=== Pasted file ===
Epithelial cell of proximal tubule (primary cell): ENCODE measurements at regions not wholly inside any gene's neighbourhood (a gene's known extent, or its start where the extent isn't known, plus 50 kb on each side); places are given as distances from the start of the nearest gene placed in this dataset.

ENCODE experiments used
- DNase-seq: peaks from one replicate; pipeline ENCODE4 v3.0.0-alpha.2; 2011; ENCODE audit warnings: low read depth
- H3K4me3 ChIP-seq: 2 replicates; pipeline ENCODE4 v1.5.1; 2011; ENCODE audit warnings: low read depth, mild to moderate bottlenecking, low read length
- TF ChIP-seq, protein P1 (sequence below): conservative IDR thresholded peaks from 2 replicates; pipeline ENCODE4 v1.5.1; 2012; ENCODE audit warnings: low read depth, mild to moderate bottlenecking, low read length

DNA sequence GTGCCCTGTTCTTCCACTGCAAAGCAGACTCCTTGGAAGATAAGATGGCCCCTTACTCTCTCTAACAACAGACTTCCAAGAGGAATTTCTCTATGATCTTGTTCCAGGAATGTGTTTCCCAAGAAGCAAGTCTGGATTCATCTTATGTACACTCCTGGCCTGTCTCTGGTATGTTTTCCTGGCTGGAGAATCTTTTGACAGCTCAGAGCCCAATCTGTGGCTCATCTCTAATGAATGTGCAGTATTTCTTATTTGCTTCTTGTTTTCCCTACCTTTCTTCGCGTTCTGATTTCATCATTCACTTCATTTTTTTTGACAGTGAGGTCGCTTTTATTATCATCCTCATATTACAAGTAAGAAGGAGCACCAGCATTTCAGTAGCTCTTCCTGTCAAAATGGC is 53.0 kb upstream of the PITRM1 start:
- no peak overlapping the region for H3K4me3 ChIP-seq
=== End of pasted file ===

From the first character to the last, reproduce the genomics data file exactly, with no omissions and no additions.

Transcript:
Epithelial cell of proximal tubule (primary cell): ENCODE measurements at regions not wholly inside any gene's neighbourhood (a gene's known extent, or its start where the extent isn't known, plus 50 kb on each side); places are given as distances from the start of the nearest gene placed in this dataset.

ENCODE experiments used
- DNase-seq: peaks from one replicate; pipeline ENCODE4 v3.0.0-alpha.2; 2011; ENCODE audit warnings: low read depth
- H3K4me3 ChIP-seq: 2 replicates; pipeline ENCODE4 v1.5.1; 2011; ENCODE audit warnings: low read depth, mild to moderate bottlenecking, low read length
- TF ChIP-seq, protein P1 (sequence below): conservative IDR thresholded peaks from 2 replicates; pipeline ENCODE4 v1.5.1; 2012; ENCODE audit warnings: low read depth, mild to moderate bottlenecking, low read length

DNA sequence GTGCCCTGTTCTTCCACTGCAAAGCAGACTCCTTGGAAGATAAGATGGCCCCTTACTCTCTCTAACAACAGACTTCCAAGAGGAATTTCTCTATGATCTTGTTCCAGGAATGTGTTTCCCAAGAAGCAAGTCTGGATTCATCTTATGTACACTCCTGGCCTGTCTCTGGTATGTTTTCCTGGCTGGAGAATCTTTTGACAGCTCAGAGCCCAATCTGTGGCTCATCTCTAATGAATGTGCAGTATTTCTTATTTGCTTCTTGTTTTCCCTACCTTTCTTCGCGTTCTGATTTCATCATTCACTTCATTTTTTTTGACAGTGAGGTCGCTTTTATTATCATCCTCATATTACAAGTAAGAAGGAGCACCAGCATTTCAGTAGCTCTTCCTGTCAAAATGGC is 53.0 kb upstream of the PITRM1 start:
- no peak overlapping the region for H3K4me3 ChIP-seq